Jean-Luc Colombo Terres Brûlées 2018 (Rhône Valley, France) $63.99

We are in Cornas, which is the smallest sub-appellation in the Northern Rhône. Jean-Luc Colombo is a large negociant who is credited with bringing a more modern winemaking style to the Northern Rhône. This wine is contemplative and precise. A true stunner. Deep, dark, and brooding fo sho with hints of dark fruit, spice (cracked black pepper), a velvety chocolate (especially on the finish). This wine is so chewy and dense. Super well-integrated tannins. I could go on. Worth every penny.

Thacher Valdiguié 2020 (Paso Robles, CA) $36

Paso Robles has a certain reputation when it comes to wine. Don’t shoot the messenger! Paso is hot hot hot, and the reputation is that the wines are BIG, high alcohol, and jammy. Yes, some are. This is not that. I received this sample (unsolicited I might add) and had NO idea what to expect. I was not familiar with Thacher Vineyard and Winery and I had never heard of, and certainly didn’t know how to pronounce the gape: Valdiguié. A few tidbits about this winery and this wine. For one, they’re a low-intervention winery, meaning not much is done in terms of winemaking and grapes and terroir are to speak for themselves. The Valdiguié grape used to be called Napa Gamay before grape DNA testing. You’d find it heavily used in “Burgundy”…you know, the big jugs of California red wine back in the day. Now we know it as the Valdiguié grape, originally from the Languedoc-Rousillon region in the south of France. Let’s get to the wine. Bom.com my friends. A total nouveau style…..natty nouveau, dare I say. But not so natty that it tastes like sour beer or kombucha. This natural wine tastes like WINE…hallelujah! Chill this bad boy…..it’s smashable, as the kids say.

Cockburn Port Branco (Porto, Portugal) $14.50

I’m sure most of you have heard of Port, but have you heard of white Port? Port is a fortified wine, which is wine with a spirit added. Essentially, a higher alcohol wine. Port that you know is generally red in color, whereas white Port is made from white grapes. No oak aging with this wine, which is traditional for Port. This white Port is aged in stainless steel tanks to preserve those fresh fruit aromas and flavors. The classic way to enjoy white Port with tonic over ice, as a wine cocktail. Well, I hate tonic. Literally hate it…..the flavor of quinine is so weird to me. I set out to try something different! The drink I found was the Cockatoo (and I’m pretty sure it needs a better name), and it turned out delightful. Refreshing and delicious! Fill a wine glass with 2/3 dry Champagne or Cava (no Prosecco, as it’s generally too sweet) and 1/3 Cockburn’s Porto Branco. Add some peaches and strawberries (like you would in a sangría), and garnish with a fanned peach or strawberry. Cheers!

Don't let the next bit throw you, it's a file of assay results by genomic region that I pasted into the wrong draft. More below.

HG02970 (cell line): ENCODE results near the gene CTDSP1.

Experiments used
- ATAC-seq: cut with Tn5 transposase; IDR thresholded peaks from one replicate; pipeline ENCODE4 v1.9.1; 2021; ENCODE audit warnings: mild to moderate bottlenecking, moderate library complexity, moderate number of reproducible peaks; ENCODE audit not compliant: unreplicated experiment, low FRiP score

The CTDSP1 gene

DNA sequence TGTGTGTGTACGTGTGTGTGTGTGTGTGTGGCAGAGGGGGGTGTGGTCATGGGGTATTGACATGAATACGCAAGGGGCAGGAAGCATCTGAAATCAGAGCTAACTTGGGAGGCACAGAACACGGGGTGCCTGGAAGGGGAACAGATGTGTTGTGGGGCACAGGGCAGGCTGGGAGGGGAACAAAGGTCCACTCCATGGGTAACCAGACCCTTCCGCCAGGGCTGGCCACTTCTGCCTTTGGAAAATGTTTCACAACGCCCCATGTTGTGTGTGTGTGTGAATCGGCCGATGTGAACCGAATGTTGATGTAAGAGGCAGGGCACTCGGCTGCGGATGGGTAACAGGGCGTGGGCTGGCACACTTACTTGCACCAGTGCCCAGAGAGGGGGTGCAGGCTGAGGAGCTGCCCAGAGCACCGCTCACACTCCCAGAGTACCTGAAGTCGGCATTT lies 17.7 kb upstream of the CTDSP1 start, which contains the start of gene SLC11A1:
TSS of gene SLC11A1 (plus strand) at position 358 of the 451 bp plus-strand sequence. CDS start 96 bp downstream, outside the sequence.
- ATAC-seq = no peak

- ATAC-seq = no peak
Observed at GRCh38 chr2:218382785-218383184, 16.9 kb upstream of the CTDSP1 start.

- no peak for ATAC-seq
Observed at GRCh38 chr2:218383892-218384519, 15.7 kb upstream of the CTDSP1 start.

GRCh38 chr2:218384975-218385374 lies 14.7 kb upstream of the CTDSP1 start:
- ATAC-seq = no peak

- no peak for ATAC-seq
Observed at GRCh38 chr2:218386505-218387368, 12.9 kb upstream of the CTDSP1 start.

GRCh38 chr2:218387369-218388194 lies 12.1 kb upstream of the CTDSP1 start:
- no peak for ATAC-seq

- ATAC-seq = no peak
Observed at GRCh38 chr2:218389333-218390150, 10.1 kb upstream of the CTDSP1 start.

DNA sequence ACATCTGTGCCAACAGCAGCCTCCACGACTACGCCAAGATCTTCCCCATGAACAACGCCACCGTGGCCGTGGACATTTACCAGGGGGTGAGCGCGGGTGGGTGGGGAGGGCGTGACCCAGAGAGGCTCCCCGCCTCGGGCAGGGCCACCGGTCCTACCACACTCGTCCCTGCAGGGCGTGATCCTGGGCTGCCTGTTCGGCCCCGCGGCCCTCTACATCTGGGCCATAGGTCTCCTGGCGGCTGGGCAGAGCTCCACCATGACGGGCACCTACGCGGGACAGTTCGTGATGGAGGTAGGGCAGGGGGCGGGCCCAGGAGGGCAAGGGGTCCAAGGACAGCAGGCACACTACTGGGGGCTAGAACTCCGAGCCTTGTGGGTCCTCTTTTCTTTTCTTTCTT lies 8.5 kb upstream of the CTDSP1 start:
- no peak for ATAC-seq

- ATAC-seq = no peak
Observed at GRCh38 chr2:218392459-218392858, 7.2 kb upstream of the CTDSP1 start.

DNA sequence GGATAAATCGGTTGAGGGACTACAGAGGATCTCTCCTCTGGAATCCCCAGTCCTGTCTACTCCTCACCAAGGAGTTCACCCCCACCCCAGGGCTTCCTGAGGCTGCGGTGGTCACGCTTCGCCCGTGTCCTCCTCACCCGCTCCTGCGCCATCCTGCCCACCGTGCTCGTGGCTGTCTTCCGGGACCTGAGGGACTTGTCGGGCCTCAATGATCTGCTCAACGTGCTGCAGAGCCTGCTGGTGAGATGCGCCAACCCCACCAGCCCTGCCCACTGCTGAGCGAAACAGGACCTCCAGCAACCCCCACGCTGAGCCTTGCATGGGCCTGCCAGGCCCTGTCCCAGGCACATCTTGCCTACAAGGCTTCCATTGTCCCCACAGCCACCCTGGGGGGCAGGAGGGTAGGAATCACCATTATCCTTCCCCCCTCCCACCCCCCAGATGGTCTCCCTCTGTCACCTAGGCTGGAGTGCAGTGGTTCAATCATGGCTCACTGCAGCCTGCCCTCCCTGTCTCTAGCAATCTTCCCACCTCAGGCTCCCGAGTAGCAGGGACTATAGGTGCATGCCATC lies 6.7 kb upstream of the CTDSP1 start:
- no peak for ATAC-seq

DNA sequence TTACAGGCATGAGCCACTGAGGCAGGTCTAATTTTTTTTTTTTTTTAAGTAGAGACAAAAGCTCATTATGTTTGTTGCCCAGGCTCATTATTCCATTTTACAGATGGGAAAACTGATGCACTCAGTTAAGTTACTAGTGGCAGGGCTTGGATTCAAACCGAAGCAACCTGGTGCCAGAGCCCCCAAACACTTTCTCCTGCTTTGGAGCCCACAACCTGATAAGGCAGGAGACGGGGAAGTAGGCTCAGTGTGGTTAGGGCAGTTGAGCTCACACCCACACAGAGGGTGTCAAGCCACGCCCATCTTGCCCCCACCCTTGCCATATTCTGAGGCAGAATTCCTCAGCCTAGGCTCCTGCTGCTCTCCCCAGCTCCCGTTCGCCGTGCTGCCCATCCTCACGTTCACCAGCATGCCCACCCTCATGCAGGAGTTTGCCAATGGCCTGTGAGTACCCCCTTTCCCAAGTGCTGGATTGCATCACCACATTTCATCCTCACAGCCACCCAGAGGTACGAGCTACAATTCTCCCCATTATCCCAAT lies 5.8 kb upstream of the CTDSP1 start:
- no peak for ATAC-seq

That's all folks...see you next month!

I hope you enjoyed this post. If you are looking to Drink Better and Up Your Wine Game, check out my latest virtual wine tasting offerings, including both public and private wine tasting events. For virtual events, my tastings feature a small-format wine tasting set sent to each attendee for a shared tasting experience. What can you expect from a Virtual Vino event? Fun, approachable, interactive, and unpretentious wine education as we share smiles and wine!
Brianne Cohen is a certified sommelier based out of Los Angeles, California.
She has been producing events and weddings for over 10 years in Los Angeles, San Francisco, and also offers her services as a wine educator, writer, and consultant to inspire people of all ages.

Brianne completed the entire curriculum with the Wine & Spirits Education Trust and traveled to London in order to receive her Diploma certificate, which is one of the most coveted and difficult wine certifications. Most recently Brianne judged at the International Wine & Spirits Competition and the International Wine Challenge in London.
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Sample Policy

As a wine blogger, I frequently accept samples for review on the blog and on my social media channels. Please contact me at brianne@briannecohen.com to discuss sending samples for review. I promise to always be honorable with the samples. I will evaluate all wines in good tasting settings and with no distractions. 

All reviews are my opinions, and mine only. Because of the volume of samples I receive, I cannot promise that all samples received will be reviewed, but I will do my best.